The equipment may be checked out between 1 and 4 pm on check out dates. When you pick up the equipment check it all over and make sure everything is there and in good working condition because if it does not work when you return it is your responsibility to pay for repair or replacement. "Assumption is the mother of all mess ups."
The equipment must be returned between 8 am and noon on the appointed date of return.
Much of what the class does will involve group activity, use of sophisticated equipment, and interaction with industry professionals. Students are expected to display professional and courteous behavior towards people and equipment. Disruptive, unprofessional behavior in this class will not be tolerated. Irresponsible professional behavior that reflects negatively on the department may result in academic penalties; inappropriate behavior will be dealt according to the university regulations and be referred to the Dean of Students.
In conjunction with examinations, projects and written assignments, it should be noted that severe penalties—including failure in the course and even expulsion from the University—might be applied for any infraction of accepted academic rules of honesty. Among other things, it is understood there shall be no sharing of information on any examination: there shall be no reference to any notes during any test (unless otherwise announced); and despite the collaborative nature of the class, individuals assigned to a position should be the one completing the task.
Use of computers and smart electronic devices
Unless deemed by the Instructor as pertinent production equipment for a specific in-class exercise, the use of personal computers and other smart electronic devices may be PROHIBITED. Too many students have used these devices to browse the internet, edit/screen videos, and perform distracting tasks not relevant to class activity. Under no circumstances may cell phones, cameras, and similar devices be within proximity of written tests. (Students with special emergency issues may arrange to leave their phones at the instructors desk.)
You are all strongly encouraged to provide the instructor with your views about me, the course, or the department. Feel free to meet with me, phone, or even leave anonymous notes! Feedback helps all of us grow, students and faculty alike.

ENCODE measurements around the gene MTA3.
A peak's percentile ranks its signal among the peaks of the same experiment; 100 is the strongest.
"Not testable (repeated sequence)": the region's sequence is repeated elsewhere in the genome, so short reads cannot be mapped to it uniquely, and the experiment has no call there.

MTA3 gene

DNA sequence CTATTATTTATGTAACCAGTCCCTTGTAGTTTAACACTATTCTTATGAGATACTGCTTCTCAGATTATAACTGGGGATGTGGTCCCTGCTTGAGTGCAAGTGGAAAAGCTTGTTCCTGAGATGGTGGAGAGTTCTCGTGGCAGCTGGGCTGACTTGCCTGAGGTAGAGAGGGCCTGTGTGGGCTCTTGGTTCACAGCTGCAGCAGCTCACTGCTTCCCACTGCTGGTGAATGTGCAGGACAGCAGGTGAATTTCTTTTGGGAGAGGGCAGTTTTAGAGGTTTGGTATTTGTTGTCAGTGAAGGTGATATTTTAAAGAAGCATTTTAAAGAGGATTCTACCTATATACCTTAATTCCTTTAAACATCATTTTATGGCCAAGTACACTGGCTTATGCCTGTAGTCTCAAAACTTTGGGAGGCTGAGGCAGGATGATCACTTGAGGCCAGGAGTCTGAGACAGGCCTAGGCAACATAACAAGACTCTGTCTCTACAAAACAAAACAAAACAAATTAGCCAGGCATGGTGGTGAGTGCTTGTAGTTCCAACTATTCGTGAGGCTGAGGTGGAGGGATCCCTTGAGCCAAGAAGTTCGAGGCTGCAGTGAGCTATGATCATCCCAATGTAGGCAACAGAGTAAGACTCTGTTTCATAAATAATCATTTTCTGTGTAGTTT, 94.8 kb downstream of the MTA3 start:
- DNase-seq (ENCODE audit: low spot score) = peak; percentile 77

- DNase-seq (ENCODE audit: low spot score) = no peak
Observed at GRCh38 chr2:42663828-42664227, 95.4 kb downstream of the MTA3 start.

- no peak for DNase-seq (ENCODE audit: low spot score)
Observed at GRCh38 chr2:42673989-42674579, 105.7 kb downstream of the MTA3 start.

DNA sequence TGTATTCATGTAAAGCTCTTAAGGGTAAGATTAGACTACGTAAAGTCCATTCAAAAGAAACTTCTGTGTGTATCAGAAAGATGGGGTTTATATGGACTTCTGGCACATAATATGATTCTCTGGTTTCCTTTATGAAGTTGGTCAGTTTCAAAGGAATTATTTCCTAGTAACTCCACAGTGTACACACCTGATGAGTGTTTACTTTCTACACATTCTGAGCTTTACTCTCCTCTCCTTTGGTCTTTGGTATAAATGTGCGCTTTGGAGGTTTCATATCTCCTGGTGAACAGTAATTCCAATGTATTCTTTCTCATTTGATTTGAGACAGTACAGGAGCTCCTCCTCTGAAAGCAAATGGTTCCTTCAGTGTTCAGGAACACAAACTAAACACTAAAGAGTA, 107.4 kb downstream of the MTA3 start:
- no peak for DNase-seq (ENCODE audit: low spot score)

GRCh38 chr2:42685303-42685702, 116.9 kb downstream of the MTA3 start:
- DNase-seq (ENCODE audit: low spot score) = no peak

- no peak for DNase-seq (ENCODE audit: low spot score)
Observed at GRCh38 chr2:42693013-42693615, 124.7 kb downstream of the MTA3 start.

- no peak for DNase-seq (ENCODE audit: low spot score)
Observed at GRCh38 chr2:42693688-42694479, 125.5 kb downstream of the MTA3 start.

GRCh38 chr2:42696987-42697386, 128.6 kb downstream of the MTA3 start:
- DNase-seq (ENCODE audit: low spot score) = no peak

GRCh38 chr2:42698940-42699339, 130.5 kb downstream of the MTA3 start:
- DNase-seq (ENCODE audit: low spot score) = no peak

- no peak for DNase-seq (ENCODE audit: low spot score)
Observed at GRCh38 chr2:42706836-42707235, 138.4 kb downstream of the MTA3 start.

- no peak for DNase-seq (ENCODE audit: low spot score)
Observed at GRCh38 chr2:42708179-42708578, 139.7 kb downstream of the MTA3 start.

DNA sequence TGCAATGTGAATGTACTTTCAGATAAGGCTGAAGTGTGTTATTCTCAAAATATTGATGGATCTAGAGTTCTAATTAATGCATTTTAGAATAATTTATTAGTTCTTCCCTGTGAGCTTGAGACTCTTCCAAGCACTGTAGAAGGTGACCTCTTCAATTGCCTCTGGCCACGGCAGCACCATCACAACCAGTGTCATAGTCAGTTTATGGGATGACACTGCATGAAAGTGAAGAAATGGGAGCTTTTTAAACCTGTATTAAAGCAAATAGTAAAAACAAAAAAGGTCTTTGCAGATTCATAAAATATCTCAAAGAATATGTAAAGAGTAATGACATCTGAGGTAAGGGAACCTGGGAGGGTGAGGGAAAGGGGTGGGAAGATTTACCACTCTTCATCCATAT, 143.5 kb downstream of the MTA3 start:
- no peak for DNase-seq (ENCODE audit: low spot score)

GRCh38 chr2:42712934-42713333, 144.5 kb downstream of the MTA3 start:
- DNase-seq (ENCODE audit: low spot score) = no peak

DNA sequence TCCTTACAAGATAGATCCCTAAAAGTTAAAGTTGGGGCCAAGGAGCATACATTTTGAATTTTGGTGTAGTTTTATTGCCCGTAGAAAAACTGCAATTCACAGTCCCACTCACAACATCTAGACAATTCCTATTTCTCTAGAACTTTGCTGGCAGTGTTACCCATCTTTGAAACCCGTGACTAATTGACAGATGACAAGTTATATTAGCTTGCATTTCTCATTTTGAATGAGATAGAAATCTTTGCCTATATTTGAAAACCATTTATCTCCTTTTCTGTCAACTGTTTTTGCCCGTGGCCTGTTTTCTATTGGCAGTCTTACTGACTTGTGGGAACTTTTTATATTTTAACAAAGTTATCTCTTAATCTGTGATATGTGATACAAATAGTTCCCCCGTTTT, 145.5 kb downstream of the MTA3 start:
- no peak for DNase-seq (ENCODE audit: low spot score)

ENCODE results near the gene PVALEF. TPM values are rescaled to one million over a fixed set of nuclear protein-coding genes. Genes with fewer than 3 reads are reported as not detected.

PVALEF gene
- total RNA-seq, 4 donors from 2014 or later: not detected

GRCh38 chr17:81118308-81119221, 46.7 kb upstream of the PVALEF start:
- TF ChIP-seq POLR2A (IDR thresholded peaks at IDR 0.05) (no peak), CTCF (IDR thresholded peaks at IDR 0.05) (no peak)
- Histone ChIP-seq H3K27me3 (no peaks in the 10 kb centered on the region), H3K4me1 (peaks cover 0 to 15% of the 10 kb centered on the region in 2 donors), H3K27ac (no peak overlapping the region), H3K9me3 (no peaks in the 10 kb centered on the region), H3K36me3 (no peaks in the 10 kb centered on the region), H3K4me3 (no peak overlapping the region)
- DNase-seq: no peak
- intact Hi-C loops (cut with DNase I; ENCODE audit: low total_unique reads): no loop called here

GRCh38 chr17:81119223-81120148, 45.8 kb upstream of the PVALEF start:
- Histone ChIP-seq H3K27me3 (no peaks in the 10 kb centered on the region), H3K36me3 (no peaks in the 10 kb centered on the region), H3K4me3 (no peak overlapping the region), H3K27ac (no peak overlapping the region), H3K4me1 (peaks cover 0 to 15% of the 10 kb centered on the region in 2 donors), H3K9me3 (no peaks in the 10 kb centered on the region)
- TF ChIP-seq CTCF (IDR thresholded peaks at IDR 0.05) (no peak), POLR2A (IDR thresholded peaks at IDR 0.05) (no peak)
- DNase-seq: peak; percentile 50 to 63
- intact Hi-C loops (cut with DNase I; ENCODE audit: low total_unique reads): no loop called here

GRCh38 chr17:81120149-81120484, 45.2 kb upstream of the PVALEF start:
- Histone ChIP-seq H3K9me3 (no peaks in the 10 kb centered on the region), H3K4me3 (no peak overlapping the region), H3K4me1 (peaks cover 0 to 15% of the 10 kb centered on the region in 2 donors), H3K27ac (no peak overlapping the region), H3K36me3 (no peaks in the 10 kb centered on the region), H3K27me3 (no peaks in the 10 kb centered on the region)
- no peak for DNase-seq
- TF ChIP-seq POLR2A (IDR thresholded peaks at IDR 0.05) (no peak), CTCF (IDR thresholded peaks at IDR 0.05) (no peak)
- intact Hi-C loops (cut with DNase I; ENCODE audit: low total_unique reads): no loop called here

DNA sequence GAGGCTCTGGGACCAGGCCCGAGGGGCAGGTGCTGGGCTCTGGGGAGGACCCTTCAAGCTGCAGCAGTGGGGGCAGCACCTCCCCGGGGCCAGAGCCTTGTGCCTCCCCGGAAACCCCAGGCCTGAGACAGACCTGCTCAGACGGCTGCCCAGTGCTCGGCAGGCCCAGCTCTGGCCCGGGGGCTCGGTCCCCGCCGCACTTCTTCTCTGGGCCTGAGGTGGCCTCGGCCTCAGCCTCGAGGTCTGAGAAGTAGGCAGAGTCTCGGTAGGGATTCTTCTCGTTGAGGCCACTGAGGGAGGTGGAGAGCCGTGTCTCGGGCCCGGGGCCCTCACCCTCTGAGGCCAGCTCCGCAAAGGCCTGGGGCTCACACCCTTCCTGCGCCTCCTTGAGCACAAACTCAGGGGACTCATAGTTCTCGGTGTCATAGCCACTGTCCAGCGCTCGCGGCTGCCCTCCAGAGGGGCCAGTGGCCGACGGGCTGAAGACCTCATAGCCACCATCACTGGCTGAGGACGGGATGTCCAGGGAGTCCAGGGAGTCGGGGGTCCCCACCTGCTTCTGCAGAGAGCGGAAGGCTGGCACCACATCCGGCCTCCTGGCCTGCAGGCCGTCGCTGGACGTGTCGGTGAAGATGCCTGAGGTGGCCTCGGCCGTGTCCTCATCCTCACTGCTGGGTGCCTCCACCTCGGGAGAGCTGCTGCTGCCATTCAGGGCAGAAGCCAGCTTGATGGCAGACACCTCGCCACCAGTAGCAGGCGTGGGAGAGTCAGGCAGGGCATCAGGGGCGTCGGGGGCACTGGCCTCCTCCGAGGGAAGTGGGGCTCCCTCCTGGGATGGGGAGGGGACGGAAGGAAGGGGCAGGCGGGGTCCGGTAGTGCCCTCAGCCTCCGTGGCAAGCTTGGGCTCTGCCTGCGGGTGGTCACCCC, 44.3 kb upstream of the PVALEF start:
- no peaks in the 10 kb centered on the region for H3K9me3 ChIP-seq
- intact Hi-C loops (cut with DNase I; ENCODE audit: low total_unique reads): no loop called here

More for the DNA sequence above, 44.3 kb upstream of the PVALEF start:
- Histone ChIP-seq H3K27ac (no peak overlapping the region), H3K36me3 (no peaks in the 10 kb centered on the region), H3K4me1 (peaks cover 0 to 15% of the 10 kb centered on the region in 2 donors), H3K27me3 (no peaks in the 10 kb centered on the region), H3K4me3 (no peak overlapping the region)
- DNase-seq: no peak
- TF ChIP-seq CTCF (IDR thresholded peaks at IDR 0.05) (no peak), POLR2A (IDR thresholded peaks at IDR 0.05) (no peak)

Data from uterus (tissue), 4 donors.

Problems, Questions, Etc.
Please, and I cannot stress this point enough, CALL ME! Confusion and logistical problems are natural, but curable. There is bound to be something in the readings or lectures that you are unsure about. During class, if I rattle off some industry jargon that you do not understand — interrupt me and ask. If you have any questions about the readings or lectures, problems with the assignments, need production advice, or whatever...THAT IS WHY I GIVE OUT MY PHONE NUMBER!
The personal safety of yourselves, your cast and crew members is a vital consideration as you plan and shoot your projects. Please check with your instructors before shooting if you have any questions or concerns.
In order to complete some of the minor exercises, students will need to perform some simple audio editing. Some of you already own, or plan to purchase, major editing programs such as Pro Tools, Adobe Audition, Cubase, Izotope, or a few others. But for the purposes of this course, students should try to use the industry preferred software Pro Tools, especially if they are considering a professional career in the mainstream media. For the first project, you may also use less professional software, such as Audacity, while you are just getting started with ProTools. Also, many of the for sale programs, such as Pro Tools, can be downloaded for free trials at no cost.
As you may or may not know, the Oviatt Library now houses a Creative Media Studio, which has eight iMacs loaded with Pro Tools, Final Cut Pro X, and Adobe Creative Cloud. This, then, could be a great safety valve if your students need to work on assignments for your classes but find it difficult to secure a spot in any of our labs. Therefore, I encourage you to let your students know about this facility. Here's the link to their page on the library's web site:
Students with disabilities
Students with disabilities must register with the Center on Disabilities and complete a services agreement each semester. Staff within the Center will verify the existence of a disability based on the documentation provided and approve accommodations. Students who are approved for test taking accommodations must provide a proctor form to their faculty member signed by a counselor in the Center on Disabilities prior to making testing arrangements. The Center on Disabilities is located in Bayramian Hall, room 110. Staff can be reached at (818) 677-2684.